Resisting The Deadpool, Turntable.fm Focuses On Live

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Bring Your Hardware To TC Disrupt Hardware Alley In Berlin This October

In the past year, Turntable.fm has gone from a force in the digital music world, with around 420k MAUs and a Fred Wilson-helmed board, to a near-Dodo-level bird.

On September 11 of this year, the company shut down Piki.fm, which was meant to provide a more laid-back, asynchronous experience complementing Turntable.fm’s real-time, community driven environment, and took away the ability to upload music, which founder Billy Chasen says saves the company $20k a month.

According to comScore, Turntable is seeing 89K uniques, with a 52.9 percent decrease in uniques from August of 2012.

So what now?

I got a sneak peek at Turntable’s pivotal plan, and it all comes down to live performances. The idea is to replicate the live performance experience as closely as possible, from feeling like you’re surrounded by others to hearing the nuances of someone’s singing or playing live.

I witnessed a test performance, and it works a little bit like this:

Artists visit Turntable’s Soho office/studio and set up in front of a green screen. A camera records the performance live to viewers who have purchased tickets to the show. Turntable is requiring a minimum ticket price of $5, but artists can choose their own ticket price as long as it’s higher than the minimum. Artists generally spilt the profit 70 percent/30 percent with Turntable, but that is negotiable.

Where users are concerned, it’s a very different experience from the Turntable you’ve come to know. What once was a laid-back, play-in-the-background situation is now a live experience. You can snap pictures of yourself with the computer’s webcam, which are sent directly to a big screen in front of the audience. The artists can also see a real-time chat that’s happening among viewers, as well as direct questions posed from the audience.

This allows for real-time interaction between artists and their fans in a way that’s impossible during a concert.

Turntable aggregates the ambient noise from listeners’ mics (including applause) to play at the end of every song, so that users really get a sense of community while watching the performance.

Take a look at the UI:

  1. Screen Shot 2013-09-18 at 7.40.30 PM

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  3. Screen Shot 2013-09-18 at 8.02.50 PM

  4. Screen Shot 2013-09-18 at 8.03.18 PM

  5. Screen Shot 2013-09-18 at 8.06.38 PM

But will this be enough?

Mimicking a live performance experience inside a computer screen is a huge, daunting task. Watching last night, there’s definitely an excitement that takes the viewer beyond an animated club or stadium with bobbing heads, but does it match that of a live show?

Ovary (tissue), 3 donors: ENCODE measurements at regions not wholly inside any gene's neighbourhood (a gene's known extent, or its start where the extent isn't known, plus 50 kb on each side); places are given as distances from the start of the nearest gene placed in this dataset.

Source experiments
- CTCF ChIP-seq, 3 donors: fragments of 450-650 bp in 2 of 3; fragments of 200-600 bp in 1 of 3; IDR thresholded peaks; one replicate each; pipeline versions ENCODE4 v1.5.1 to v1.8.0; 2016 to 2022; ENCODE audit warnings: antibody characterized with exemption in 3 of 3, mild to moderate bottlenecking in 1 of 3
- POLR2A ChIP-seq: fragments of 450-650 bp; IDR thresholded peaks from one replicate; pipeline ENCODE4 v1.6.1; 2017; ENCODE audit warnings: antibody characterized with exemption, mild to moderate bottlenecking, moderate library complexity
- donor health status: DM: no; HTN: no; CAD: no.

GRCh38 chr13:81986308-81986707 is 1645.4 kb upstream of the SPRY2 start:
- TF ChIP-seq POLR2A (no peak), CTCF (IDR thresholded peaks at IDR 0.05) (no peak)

Red cups and sweaty bodies everywhere, the vibration coming from the speakers, the palpable energy of being in the same room as an artist you adore… These are the things that make concerts worth the price. Whether or not that will translate to a chatroom-esque environment remains to be seen.

However, there are advantages. When in your life will you have the opportunity to ask Justin Timberlake if he prefers boxers or briefs, or Lady Gaga what happened to her meat dress after she wore it? With Turntable Live, that possibility is, well, alive and well.

Chasen says that, financially, the company is alright to continue operation for now, with the majority of focus on Turntable Live. With the shutdown of Piki and reduced expenses from pairing back Turntable.fm (which will live on as a sort of in-between-shows lounge), the company will make it through the end of the year.

If Turntable Live picks up, that should create a valuable revenue stream, but if not, the company will be looking for funding by early next year. Chasen wouldn’t go into any more detail on financials.

Luckily, the new Turntable Live product doesn’t have a whole lot of competition in the space, as Turntable.fm did with Pandora, Spotify, Songza and others. Spacebar, a company that launched at Disrupt, has a similar proposition for consumers, allowing them to hear a live stream of a concert for a relatively cheap price.

However, Turntable Live requires that artists step out of their routine and schedule and enter the Turntable office downtown, shoot a live concert, interact, and all for ticket prices that viewers are willing to pay. That said, Turntable goes live unencumbered by competition, but this could be a bad thing as well.

It could be that nobody’s tried and succeeded at this because it’s possibly a bad idea.

Turntable Live launches on September 30, when the first headliners and prices will be announced. Chasen says the company plans to have at least one show per day from then on.

Here are some pics/Vines from the test performance:

  1. Photo Sep 18, 7 42 41 PM

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  4. Photo Sep 18, 7 43 49 PM (HDR)

  5. Photo Sep 18, 8 12 03 PM